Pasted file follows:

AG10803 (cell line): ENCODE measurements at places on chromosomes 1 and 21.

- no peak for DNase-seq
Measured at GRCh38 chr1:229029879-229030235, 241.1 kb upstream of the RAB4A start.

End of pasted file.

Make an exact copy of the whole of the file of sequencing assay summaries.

AG10803 (cell line): ENCODE measurements at places on chromosomes 1 and 21.

- no peak for DNase-seq
Measured at GRCh38 chr1:229029879-229030235, 241.1 kb upstream of the RAB4A start.